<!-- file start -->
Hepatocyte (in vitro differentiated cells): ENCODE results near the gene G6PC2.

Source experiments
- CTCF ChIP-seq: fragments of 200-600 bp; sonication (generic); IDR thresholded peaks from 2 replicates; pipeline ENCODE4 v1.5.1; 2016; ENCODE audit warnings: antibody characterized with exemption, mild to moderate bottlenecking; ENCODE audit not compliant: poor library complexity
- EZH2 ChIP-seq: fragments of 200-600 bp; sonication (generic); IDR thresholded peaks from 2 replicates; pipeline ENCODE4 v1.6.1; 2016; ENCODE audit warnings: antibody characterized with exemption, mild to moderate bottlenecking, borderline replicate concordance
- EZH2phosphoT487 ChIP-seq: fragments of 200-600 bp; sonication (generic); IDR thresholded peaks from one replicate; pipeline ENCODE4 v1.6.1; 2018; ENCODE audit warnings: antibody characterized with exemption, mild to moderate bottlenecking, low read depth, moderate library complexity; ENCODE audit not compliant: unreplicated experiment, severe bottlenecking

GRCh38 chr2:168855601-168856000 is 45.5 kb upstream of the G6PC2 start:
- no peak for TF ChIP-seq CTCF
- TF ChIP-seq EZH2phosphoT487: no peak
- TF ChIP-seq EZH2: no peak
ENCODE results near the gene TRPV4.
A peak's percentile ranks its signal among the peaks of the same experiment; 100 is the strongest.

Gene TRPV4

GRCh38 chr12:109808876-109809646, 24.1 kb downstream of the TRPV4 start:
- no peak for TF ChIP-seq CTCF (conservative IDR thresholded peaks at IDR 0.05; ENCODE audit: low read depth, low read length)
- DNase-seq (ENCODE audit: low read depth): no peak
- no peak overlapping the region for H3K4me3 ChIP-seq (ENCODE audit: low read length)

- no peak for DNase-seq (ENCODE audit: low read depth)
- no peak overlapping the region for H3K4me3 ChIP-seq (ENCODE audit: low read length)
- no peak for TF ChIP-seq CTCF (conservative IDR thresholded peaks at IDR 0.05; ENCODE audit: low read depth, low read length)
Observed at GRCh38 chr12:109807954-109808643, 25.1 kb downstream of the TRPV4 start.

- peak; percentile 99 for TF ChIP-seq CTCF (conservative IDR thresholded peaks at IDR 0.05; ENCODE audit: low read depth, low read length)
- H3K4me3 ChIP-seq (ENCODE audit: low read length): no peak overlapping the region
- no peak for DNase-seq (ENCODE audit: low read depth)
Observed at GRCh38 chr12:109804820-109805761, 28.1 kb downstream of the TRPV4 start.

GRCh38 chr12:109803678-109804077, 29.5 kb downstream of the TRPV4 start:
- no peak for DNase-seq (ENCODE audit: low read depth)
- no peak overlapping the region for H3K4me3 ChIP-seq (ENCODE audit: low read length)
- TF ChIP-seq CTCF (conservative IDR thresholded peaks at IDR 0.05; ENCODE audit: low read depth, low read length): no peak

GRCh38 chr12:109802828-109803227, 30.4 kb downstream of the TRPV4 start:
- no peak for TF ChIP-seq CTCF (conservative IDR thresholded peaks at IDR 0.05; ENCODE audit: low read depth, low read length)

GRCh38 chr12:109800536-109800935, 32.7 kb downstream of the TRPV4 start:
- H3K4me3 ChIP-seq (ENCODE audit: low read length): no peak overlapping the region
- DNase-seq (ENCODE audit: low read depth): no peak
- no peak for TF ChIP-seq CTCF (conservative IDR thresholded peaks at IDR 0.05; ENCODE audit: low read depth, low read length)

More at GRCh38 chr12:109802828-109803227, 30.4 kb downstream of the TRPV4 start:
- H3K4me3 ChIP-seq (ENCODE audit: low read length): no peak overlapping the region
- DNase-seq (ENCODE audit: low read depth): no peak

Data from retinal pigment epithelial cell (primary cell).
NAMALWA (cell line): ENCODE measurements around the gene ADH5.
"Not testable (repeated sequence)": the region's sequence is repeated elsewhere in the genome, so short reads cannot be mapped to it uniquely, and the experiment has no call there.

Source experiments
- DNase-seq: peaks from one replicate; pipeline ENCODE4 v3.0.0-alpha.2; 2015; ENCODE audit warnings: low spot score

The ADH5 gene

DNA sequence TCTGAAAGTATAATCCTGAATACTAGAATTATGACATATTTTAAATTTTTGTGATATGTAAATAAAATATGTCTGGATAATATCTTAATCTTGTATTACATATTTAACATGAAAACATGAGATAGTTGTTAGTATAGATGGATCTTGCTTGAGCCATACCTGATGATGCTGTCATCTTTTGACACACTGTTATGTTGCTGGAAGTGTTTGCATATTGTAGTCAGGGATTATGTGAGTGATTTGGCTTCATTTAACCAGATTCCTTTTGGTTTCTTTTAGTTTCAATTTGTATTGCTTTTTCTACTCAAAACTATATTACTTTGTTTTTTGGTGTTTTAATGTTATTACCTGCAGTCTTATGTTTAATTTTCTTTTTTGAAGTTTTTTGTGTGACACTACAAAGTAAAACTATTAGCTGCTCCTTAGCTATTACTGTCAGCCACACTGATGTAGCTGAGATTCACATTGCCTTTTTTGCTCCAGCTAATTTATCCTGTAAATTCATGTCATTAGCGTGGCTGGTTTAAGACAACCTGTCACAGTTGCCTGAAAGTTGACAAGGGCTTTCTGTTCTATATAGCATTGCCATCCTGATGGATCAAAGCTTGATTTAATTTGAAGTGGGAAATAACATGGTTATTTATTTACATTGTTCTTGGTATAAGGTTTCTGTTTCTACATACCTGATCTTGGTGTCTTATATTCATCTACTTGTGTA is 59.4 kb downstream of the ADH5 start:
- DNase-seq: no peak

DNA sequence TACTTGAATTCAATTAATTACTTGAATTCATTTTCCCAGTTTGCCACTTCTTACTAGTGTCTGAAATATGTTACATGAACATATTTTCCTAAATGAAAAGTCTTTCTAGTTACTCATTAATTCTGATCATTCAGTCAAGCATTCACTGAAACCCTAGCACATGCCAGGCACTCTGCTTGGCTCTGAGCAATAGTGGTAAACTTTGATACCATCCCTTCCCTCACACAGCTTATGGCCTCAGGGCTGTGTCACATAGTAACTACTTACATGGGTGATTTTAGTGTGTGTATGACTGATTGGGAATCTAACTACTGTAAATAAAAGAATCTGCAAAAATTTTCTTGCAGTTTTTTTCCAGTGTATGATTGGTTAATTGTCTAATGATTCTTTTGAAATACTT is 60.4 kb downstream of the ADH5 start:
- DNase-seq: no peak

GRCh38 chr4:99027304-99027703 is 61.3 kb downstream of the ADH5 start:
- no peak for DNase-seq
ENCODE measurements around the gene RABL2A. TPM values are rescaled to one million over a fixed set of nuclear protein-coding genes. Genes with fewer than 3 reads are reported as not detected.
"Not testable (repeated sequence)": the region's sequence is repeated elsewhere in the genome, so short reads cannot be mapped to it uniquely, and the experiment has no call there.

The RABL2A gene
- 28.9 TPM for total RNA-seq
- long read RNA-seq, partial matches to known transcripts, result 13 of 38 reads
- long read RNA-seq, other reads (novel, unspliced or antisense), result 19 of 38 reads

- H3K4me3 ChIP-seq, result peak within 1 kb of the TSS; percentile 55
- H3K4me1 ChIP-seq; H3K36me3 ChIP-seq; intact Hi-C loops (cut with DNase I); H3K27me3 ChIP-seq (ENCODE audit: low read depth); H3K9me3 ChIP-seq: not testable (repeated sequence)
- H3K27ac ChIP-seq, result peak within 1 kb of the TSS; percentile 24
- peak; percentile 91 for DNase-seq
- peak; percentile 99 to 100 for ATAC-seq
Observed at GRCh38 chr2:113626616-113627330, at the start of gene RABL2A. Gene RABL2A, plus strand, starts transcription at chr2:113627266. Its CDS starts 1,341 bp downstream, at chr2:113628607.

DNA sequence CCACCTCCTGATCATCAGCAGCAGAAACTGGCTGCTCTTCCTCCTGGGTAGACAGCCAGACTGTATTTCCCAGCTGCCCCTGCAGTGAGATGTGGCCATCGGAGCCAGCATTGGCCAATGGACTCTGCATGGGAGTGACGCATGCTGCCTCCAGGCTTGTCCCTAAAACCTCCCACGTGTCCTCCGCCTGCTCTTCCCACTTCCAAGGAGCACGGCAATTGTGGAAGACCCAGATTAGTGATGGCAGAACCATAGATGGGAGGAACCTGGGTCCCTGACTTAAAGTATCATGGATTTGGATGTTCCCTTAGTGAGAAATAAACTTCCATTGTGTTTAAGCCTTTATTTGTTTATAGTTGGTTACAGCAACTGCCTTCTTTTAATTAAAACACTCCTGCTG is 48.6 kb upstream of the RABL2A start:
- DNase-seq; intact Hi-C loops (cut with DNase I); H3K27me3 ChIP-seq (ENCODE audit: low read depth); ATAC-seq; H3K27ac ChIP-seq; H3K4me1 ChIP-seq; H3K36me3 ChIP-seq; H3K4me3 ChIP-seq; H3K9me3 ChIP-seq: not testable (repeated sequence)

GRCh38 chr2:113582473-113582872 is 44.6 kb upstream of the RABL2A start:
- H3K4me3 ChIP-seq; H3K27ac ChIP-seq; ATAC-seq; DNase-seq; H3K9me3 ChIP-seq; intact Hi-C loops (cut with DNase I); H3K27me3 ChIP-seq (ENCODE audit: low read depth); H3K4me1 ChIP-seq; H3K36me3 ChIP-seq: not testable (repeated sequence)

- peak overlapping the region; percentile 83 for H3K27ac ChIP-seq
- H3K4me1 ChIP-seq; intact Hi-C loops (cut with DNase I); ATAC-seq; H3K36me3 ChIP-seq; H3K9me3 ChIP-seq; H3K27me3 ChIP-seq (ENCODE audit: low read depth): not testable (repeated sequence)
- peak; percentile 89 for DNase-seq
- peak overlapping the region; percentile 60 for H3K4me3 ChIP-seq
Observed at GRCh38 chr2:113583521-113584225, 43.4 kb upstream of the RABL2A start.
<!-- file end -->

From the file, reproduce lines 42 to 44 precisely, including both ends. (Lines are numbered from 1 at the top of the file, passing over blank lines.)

- DNase-seq: peaks from one replicate; pipeline ENCODE4 v3.0.0-alpha.2; 2015; ENCODE audit warnings: low spot score

The ADH5 gene

DNA sequence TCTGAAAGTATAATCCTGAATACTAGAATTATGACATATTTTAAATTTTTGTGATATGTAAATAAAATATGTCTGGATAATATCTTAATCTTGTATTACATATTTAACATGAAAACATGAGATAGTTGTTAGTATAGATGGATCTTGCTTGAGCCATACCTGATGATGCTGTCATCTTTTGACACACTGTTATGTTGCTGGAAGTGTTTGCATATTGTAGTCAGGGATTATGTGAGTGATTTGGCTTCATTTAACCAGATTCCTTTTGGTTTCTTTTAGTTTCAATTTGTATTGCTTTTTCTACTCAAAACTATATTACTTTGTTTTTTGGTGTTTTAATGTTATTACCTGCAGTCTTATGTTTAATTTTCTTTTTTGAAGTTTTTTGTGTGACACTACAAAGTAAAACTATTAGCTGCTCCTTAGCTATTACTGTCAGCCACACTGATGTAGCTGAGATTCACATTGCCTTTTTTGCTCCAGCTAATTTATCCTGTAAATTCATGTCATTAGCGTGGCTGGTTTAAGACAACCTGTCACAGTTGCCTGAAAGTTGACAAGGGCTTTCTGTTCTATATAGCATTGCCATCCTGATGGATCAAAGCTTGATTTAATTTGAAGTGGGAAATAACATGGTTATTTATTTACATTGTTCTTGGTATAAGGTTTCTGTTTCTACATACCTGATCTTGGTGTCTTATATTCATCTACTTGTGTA is 59.4 kb downstream of the ADH5 start: